North Korea’s Missile

Posted April 22, 2009, at 7:25 p.m.

The best advice on how to think about North Korea’s launch of a missile has come from Ambassador Stephen W. Bosworth, President Obama’s new special representative for North Korean policy: Keep cool, even though North Korea reacted to criticism by declaring the six-nation talks ended and kicking out the international inspectors.

He was cooler than the president, who was awakened in Prague at 4:30 a.m. with the news, declared that “violations must be punished” and called for an immediate resolution by the United Nations Security Council. Mr. Obama may have recalled the campaign flap over who would do best when the telephone rang at 3 a.m.

Mr. Bosworth did call the launch a provocation, since it had been prohibited by the U.N., and said there must be “some consequences.” But he also said, “We must deal with North Korea as we find it not as we would like it to be. What is required is patience and perseverance.” He advocated a combination of pressure and incentives and suggested further bilateral talks with North Korea. He has been dealing with North Korea for 15 years and knows that there are occasions when “everything just stops for a time.”

Another old North Korea hand, Selig Harrison, a summer Maine resident who returned in January from a visit to the country, also takes the long view. He said in a television interview that North Korean officials have changed their whole strategy and now want normalized relations as a precondition for denuclearization. He said they fear a U.S. attack and want to have a nuclear deterrent until they can feel safe and then would discuss nuclear disarmament. Mr. Harrison described North Korea as “a poor struggling, pathetic country, a country to be pitied than to be feared.” He said they need normal relations “but they’re afraid we’re going to do them in first with a nuclear preemptive strike.”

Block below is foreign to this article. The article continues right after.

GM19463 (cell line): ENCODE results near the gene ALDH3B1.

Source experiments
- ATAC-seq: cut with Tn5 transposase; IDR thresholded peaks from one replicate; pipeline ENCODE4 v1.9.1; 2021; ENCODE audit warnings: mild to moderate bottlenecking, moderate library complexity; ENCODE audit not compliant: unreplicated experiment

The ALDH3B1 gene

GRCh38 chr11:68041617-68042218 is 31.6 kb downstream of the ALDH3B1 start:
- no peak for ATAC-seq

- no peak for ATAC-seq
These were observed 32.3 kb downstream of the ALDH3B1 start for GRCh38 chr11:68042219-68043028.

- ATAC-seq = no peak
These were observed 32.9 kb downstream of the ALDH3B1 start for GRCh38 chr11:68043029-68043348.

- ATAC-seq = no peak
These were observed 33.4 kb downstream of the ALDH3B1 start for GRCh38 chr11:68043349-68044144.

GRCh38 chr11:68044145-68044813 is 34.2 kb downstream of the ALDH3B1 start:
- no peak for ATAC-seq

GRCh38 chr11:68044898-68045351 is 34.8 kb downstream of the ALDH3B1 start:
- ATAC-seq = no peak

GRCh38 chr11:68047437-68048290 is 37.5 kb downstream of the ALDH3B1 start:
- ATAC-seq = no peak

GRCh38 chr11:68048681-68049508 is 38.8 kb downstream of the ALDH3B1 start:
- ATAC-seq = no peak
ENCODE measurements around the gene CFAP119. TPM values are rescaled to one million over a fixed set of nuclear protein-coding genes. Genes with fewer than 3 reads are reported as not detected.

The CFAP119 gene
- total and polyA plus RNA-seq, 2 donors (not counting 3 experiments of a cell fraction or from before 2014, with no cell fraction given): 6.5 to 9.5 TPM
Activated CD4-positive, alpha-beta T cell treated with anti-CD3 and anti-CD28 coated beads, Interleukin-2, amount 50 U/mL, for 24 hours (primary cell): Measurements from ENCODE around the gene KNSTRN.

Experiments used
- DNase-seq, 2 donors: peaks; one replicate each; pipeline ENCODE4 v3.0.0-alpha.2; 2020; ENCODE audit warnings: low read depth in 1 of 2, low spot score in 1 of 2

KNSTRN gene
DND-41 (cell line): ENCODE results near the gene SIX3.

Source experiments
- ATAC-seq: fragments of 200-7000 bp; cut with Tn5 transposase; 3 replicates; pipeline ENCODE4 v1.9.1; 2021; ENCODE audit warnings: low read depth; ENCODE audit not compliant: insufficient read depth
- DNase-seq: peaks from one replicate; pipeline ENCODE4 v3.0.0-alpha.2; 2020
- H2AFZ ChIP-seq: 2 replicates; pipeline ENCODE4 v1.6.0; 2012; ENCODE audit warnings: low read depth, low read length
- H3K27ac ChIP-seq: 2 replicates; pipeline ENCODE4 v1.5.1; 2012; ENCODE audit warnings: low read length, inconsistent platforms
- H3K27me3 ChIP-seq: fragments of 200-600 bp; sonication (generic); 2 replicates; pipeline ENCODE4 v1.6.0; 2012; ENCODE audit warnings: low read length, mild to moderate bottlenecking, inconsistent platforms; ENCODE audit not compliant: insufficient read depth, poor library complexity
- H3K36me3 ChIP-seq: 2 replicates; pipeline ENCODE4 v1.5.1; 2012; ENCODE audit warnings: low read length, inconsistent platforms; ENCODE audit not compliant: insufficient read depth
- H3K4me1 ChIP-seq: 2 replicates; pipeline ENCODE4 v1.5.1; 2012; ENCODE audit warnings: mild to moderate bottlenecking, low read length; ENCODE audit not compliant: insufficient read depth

Preemptive warfare was the perceived policy of the Bush administration.

Economic pressure against Pyongyang has never worked. Neither have veiled threats of armed attack or U.N. declarations. What did work for a time were the Clinton administration’s negotiated “framework” for a freeze of North Korea’s nuclear weapons program in 1994 and the step-by-step concessions agreed to in the Beijing talks.

With a cool head like Ambassador Bosworth in charge, and with the possibility of bilateral talks until six-nation diplomacy can get back on track, we can hope to keep Pyongyang’s nuclear weapons program capped at its present four or five weapons and move toward a denuclearized peninsula and an end at long last of the half-century-old Korean war.

North Korea is still far short of a military threat to the United States. It is often erratic, but it is not suicidal. The best hope is that practical, prudent diplomacy can show that both countries would benefit from normalized relations and relief from mutual fear.

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